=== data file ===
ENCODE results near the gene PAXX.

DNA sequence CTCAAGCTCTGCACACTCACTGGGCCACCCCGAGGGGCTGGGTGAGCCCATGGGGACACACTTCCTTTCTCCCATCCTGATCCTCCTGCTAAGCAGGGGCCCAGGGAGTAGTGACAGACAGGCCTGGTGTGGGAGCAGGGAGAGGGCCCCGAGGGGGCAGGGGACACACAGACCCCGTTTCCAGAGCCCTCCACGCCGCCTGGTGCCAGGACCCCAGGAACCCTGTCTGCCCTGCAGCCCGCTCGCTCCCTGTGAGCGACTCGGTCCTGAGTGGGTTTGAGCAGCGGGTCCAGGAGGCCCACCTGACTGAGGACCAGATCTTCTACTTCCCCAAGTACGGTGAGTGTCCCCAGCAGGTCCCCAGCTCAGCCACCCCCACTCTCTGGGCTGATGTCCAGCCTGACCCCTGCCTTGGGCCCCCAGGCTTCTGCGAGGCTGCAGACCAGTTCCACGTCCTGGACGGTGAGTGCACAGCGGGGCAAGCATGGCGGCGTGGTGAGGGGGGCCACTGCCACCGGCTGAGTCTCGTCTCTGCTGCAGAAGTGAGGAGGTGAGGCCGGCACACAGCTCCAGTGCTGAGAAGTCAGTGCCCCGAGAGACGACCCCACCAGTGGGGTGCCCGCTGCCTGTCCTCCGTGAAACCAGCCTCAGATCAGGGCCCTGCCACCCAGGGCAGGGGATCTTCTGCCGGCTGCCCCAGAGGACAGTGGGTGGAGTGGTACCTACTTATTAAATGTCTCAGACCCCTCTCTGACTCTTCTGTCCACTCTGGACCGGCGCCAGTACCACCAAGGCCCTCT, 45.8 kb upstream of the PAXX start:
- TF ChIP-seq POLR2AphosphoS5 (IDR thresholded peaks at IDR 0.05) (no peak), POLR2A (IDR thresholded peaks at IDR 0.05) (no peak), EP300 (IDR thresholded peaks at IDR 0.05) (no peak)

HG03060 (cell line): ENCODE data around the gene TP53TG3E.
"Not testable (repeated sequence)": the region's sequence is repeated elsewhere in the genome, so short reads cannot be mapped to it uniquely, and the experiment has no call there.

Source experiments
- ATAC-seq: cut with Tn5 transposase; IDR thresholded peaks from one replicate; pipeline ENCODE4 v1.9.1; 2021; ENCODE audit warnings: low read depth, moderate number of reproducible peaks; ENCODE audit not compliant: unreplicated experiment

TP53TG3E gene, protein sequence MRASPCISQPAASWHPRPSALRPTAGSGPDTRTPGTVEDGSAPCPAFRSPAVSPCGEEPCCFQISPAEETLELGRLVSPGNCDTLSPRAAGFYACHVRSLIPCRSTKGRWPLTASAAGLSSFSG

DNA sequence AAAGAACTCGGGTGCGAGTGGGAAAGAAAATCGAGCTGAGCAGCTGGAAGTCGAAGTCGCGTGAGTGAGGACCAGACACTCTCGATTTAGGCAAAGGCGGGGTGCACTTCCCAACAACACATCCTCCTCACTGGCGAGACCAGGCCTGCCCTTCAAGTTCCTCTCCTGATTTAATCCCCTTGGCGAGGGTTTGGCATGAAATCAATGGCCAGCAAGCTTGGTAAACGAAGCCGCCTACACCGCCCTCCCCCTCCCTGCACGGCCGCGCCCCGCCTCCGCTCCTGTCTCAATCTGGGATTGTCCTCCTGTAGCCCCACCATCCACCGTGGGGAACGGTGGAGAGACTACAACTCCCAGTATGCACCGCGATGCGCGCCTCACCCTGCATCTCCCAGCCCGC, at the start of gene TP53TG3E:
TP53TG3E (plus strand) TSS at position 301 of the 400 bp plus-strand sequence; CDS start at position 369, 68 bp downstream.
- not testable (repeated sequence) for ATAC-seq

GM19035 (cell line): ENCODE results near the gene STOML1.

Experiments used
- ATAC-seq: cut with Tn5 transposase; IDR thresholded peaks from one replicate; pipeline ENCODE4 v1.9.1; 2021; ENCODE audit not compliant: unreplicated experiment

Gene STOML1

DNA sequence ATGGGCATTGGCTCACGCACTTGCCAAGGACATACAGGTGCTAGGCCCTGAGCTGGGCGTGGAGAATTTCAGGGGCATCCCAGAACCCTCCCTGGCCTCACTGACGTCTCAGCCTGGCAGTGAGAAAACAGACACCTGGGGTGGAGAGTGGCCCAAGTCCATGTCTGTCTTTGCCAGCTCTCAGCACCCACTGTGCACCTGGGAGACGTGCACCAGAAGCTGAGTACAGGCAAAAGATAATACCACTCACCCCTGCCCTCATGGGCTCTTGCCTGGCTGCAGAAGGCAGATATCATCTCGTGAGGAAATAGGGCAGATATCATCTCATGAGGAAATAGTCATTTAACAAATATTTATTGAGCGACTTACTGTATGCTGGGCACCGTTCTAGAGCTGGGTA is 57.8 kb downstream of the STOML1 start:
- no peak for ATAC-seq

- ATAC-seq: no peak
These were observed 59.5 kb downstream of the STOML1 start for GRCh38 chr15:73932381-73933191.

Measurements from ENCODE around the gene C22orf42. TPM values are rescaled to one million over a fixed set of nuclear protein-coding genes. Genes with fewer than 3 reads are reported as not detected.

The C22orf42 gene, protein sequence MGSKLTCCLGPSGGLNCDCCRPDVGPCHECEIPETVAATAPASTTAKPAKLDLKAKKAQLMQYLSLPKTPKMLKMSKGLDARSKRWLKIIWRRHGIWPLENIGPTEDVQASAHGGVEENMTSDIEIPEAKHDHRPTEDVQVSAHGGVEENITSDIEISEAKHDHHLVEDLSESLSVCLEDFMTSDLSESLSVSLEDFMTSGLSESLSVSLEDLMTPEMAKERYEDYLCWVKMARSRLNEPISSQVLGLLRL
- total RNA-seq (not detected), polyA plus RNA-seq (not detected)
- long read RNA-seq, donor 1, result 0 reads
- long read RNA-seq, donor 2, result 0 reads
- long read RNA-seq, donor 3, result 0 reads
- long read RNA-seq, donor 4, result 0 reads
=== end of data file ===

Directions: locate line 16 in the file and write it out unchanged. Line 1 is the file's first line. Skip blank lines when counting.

DNA sequence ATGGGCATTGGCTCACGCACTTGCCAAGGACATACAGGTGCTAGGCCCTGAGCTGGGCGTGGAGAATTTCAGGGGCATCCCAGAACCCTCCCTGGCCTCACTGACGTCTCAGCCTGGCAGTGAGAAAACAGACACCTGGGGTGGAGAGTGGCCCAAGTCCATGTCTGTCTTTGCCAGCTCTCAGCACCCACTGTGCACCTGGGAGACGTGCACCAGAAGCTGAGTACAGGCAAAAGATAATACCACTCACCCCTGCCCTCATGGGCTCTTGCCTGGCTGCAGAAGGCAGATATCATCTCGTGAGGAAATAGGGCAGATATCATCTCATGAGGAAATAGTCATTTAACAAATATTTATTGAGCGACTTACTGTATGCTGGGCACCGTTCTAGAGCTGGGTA is 57.8 kb downstream of the STOML1 start: